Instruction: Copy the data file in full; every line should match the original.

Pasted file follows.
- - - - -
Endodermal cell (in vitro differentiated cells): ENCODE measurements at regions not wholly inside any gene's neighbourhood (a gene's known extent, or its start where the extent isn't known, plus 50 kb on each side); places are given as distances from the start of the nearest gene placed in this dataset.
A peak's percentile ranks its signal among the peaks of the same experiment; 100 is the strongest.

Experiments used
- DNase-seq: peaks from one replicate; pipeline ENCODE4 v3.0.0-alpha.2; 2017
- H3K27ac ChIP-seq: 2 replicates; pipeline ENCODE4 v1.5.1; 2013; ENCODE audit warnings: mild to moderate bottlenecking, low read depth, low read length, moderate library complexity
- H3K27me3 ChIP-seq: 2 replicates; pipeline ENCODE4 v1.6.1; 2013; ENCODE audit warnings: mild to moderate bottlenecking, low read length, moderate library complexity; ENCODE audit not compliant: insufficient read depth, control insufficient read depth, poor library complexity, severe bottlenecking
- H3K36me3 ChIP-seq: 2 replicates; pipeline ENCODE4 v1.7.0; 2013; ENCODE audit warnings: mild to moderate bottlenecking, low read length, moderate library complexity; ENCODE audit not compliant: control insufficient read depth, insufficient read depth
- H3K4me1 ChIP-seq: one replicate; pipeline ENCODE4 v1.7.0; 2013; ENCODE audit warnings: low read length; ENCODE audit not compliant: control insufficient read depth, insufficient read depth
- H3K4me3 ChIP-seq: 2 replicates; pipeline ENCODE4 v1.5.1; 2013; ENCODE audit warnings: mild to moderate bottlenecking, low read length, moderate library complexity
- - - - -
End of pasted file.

Endodermal cell (in vitro differentiated cells): ENCODE measurements at regions not wholly inside any gene's neighbourhood (a gene's known extent, or its start where the extent isn't known, plus 50 kb on each side); places are given as distances from the start of the nearest gene placed in this dataset.
A peak's percentile ranks its signal among the peaks of the same experiment; 100 is the strongest.

Experiments used
- DNase-seq: peaks from one replicate; pipeline ENCODE4 v3.0.0-alpha.2; 2017
- H3K27ac ChIP-seq: 2 replicates; pipeline ENCODE4 v1.5.1; 2013; ENCODE audit warnings: mild to moderate bottlenecking, low read depth, low read length, moderate library complexity
- H3K27me3 ChIP-seq: 2 replicates; pipeline ENCODE4 v1.6.1; 2013; ENCODE audit warnings: mild to moderate bottlenecking, low read length, moderate library complexity; ENCODE audit not compliant: insufficient read depth, control insufficient read depth, poor library complexity, severe bottlenecking
- H3K36me3 ChIP-seq: 2 replicates; pipeline ENCODE4 v1.7.0; 2013; ENCODE audit warnings: mild to moderate bottlenecking, low read length, moderate library complexity; ENCODE audit not compliant: control insufficient read depth, insufficient read depth
- H3K4me1 ChIP-seq: one replicate; pipeline ENCODE4 v1.7.0; 2013; ENCODE audit warnings: low read length; ENCODE audit not compliant: control insufficient read depth, insufficient read depth
- H3K4me3 ChIP-seq: 2 replicates; pipeline ENCODE4 v1.5.1; 2013; ENCODE audit warnings: mild to moderate bottlenecking, low read length, moderate library complexity